New Zealand “uncomfortable” working with intelligence allies against trading partner China

New Zealand “uncomfortable” working with intelligence allies against trading partner China
AP Photo/Sam James
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New Zealand is engaging in a much closer relationship with China, its largest trading partner, and putting its key western allies on the backburner. New Zealand, which is a member of the Five Eyes intelligence community along with the United States, Canada, the United Kingdom and Australia, is now saying that it will not allow the intelligence alliance to dictate its dealings with China. 

The Five Eyes emerged from alliances that were forged during the Second World War that has sought to expand coordination to fight against the threat posed by Chinese authoritarianism and claims to global hegemony. New Zealand is not comfortable with criticizing its largest trading partner, and has sought to distance itself from the move. 

“New Zealand’s foreign minister said she would not allow the intelligence alliance to dictate the country’s dealings with China, putting it at odds with the other members,” the Telegraph reports. “New Zealand’s attempts to now distance itself from the Five Eyes alliance will inevitably open up [Prime Minister Jacinda] Ardern to allegations that her administration is ignoring abuses in Hong Kong and against Uyghur Muslims in order to preserve and grow its trading relationship with China.”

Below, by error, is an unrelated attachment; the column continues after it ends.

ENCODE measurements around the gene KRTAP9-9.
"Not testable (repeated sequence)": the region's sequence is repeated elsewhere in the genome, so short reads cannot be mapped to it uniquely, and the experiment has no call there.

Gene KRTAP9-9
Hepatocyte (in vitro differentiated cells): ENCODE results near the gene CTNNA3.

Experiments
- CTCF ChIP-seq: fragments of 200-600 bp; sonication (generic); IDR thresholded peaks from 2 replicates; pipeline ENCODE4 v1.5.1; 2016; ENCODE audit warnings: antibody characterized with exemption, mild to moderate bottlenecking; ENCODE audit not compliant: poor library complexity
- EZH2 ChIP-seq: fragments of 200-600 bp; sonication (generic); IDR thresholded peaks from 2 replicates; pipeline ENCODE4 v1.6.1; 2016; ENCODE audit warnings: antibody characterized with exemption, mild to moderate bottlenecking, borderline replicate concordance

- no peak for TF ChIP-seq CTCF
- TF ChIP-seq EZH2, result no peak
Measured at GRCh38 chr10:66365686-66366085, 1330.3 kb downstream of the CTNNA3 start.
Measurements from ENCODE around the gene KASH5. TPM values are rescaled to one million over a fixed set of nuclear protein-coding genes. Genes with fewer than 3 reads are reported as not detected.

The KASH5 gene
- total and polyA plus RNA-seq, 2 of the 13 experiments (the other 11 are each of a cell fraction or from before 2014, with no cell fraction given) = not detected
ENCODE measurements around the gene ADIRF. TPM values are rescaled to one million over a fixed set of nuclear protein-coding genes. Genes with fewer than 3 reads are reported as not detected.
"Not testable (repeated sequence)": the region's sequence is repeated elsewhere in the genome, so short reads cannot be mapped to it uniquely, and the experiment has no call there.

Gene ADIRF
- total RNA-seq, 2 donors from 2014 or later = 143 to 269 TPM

New Zealand Foreign Minister Nanaia Mahuta expressed discomfort with expanding the scope of the country’s involvement in the Five Eyes to fight against communist China, on which it is economically dependent. 

“We have raised with Five Eyes partners that we are uncomfortable with expanding the remit of the Five Eyes relationship,” Mahuta said. “We would much rather prefer looking for multilateral opportunities to express our interests on a number of issues.”

“New Zealand has been very clear not to invoke the Five Eyes as the first point of contact on messaging out on a range of issues that really exist outside of the remit of the Five Eyes,” Mahuta added. “We have not favored that type of approach and have expressed that to Five Eyes partners. What we would prefer is looking for other supports in the region that may or may not be those countries.”

Earlier this year, New Zealand refrained from joining a statement from other members of the Five Eyes condemning China’s crackdown in Hong Kong.

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